The 15th-century Saint-Malo castle houses the Musee d'histoire de la Ville, or Museum of Local History. Though captions are in French, you can pick up an English-language leaflet to learn about the collection, which includes everything from pirate's chests and scale models of ships to paintings and sculptures by local artists.
The Demeure de Corsaire, or Privateer's House, offers a fascinating look at the life of the ship owners who made Saint-Malo wealthy in the 18th century. This house was used primarily for business (many wealthy privateers had more spacious homes for their families in the countryside), and it's fun to learn about the different purposes served by each room -- like the opulent lounge where the merchant would welcome potential buyers and the smaller, low-ceilinged room for top-secret negotiations.
Take a walk at low tide to the islands of Grand Be and Petit Be for views of the Saint-Malo skyline and to visit a fort that once protected the city. (Check whether the tide is coming in or going out before visiting.) The 18th-century writer and diplomat Chateaubriand (the famous beef dish was created for him) is buried on Grand Be, the larger island, while the 17th-century Fort du Petit Be is located on the smaller island.
Saint-Malo is a popular gateway for visits to Mont Saint-Michel, a medieval village perched on a small, rocky island surrounded by the highest tides in Europe. The prime attraction there is the Benedictine abbey at the peak of the island, which dates to the 13th century, but you'll also want to wander along the Grande Rue, or Main Street. There, you'll find shops, restaurants and a handful of museums with information on the history and construction of Mont Saint-Michel, as well as its tides and ecology. The village is about a 45-minute drive from Saint-Malo. If you're not up for climbing up steep streets and steps, you can still get excellent photos from the bridge leading to the village.Indulge yourself with a massage, seaweed wrap, facial or thalassotherapy treatment at the luxurious Grand Hotel des Thermes. Book treatments a la carte, or choose from a wide selection of packages. Reservations are recommended.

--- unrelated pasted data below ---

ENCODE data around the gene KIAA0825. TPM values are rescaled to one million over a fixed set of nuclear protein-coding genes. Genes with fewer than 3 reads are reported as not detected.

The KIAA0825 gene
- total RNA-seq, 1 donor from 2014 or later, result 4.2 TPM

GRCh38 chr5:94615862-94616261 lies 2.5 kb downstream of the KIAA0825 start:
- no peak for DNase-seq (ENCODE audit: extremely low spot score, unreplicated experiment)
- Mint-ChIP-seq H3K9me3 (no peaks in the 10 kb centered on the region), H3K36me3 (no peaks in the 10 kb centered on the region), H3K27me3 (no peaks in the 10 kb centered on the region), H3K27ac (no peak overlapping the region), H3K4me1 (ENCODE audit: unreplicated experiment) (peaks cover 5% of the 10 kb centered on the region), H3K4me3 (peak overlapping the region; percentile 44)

Dinan is considered by many to be the prettiest medieval village in Brittany. Set on a hillside overlooking the Rance River, it's a town built for wandering, with its sturdy ramparts, picturesque gardens and neat little half-timbered houses dating back many centuries. Most cruise lines offer excursions to Dinan, but you can also take a local bus service from Place Saint-Vincent; the trip is less than an hour.
In Dinard, you can ooh and ahh over the fancy seafront villas built by American and British vacationers in the 19th century. Hit the beach or stroll along the water via the Promenade Clair de Lune. Dinard is just a 10-minute boat ride from Saint-Malo via Compagnie Corsaire.
Take a 50-minute train ride to Rennes, the capital of Brittany. On a warm, sunny day, wander through the expansive Thabor Gardens -- don't miss the magnificent rose garden -- and join the locals on a bench overlooking the fountains. Alternatively, explore the historic core of the city, keeping an eye out for timber-framed houses dating to the 15th through 17th centuries. If you're in need of a little culture, the Fine Arts Museum and the Museum of Brittany are well worth a visit. Check RailEurope.com for train tickets and prices.